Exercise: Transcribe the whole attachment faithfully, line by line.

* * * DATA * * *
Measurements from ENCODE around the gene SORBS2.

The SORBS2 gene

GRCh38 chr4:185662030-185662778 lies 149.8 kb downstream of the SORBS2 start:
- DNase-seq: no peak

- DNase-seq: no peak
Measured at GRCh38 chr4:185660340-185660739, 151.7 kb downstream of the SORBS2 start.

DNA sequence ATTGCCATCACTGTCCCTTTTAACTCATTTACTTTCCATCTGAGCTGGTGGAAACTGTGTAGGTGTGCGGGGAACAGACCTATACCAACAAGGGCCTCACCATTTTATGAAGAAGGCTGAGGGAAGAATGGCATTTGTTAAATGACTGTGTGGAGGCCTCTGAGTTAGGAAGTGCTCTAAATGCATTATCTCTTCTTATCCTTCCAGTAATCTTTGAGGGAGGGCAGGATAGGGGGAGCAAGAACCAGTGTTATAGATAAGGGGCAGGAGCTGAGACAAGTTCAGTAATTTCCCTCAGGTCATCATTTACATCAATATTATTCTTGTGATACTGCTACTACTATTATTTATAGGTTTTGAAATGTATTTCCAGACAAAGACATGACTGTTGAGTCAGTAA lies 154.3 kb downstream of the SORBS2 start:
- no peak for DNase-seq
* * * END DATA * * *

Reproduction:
Measurements from ENCODE around the gene SORBS2.

The SORBS2 gene

GRCh38 chr4:185662030-185662778 lies 149.8 kb downstream of the SORBS2 start:
- DNase-seq: no peak

- DNase-seq: no peak
Measured at GRCh38 chr4:185660340-185660739, 151.7 kb downstream of the SORBS2 start.

DNA sequence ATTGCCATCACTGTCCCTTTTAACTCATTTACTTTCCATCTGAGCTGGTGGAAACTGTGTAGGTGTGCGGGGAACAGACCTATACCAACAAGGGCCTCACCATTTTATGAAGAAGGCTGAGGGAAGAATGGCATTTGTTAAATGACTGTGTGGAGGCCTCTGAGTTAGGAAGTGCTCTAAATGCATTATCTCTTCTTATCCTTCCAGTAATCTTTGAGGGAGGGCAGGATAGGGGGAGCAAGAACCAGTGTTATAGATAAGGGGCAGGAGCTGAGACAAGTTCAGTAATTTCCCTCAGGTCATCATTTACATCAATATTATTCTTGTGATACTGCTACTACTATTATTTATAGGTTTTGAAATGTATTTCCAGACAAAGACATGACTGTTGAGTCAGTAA lies 154.3 kb downstream of the SORBS2 start:
- no peak for DNase-seq